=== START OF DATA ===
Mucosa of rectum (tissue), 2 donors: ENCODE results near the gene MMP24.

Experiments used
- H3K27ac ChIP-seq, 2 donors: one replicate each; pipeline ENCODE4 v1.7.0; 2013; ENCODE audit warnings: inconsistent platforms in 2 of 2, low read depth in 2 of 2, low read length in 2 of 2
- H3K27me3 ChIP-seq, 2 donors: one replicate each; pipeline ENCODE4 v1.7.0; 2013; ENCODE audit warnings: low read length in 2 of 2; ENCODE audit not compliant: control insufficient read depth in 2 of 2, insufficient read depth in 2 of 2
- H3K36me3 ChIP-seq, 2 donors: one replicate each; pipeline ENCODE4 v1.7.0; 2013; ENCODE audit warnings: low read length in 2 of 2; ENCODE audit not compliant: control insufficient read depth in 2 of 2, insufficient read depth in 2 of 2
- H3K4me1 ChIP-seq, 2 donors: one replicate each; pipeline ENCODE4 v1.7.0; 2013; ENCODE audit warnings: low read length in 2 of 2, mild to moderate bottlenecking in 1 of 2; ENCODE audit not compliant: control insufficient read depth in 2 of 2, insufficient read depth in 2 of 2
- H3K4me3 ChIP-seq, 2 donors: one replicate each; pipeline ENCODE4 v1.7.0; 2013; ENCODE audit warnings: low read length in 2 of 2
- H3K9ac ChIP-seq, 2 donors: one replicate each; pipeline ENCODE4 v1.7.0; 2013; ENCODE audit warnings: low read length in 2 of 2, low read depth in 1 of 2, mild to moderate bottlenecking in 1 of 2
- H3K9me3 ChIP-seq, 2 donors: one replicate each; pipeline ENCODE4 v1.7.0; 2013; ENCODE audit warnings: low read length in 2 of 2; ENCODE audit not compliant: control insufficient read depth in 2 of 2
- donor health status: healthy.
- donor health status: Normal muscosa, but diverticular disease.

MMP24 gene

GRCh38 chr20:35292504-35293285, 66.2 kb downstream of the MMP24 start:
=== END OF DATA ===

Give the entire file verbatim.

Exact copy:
Mucosa of rectum (tissue), 2 donors: ENCODE results near the gene MMP24.

Experiments used
- H3K27ac ChIP-seq, 2 donors: one replicate each; pipeline ENCODE4 v1.7.0; 2013; ENCODE audit warnings: inconsistent platforms in 2 of 2, low read depth in 2 of 2, low read length in 2 of 2
- H3K27me3 ChIP-seq, 2 donors: one replicate each; pipeline ENCODE4 v1.7.0; 2013; ENCODE audit warnings: low read length in 2 of 2; ENCODE audit not compliant: control insufficient read depth in 2 of 2, insufficient read depth in 2 of 2
- H3K36me3 ChIP-seq, 2 donors: one replicate each; pipeline ENCODE4 v1.7.0; 2013; ENCODE audit warnings: low read length in 2 of 2; ENCODE audit not compliant: control insufficient read depth in 2 of 2, insufficient read depth in 2 of 2
- H3K4me1 ChIP-seq, 2 donors: one replicate each; pipeline ENCODE4 v1.7.0; 2013; ENCODE audit warnings: low read length in 2 of 2, mild to moderate bottlenecking in 1 of 2; ENCODE audit not compliant: control insufficient read depth in 2 of 2, insufficient read depth in 2 of 2
- H3K4me3 ChIP-seq, 2 donors: one replicate each; pipeline ENCODE4 v1.7.0; 2013; ENCODE audit warnings: low read length in 2 of 2
- H3K9ac ChIP-seq, 2 donors: one replicate each; pipeline ENCODE4 v1.7.0; 2013; ENCODE audit warnings: low read length in 2 of 2, low read depth in 1 of 2, mild to moderate bottlenecking in 1 of 2
- H3K9me3 ChIP-seq, 2 donors: one replicate each; pipeline ENCODE4 v1.7.0; 2013; ENCODE audit warnings: low read length in 2 of 2; ENCODE audit not compliant: control insufficient read depth in 2 of 2
- donor health status: healthy.
- donor health status: Normal muscosa, but diverticular disease.

MMP24 gene

GRCh38 chr20:35292504-35293285, 66.2 kb downstream of the MMP24 start: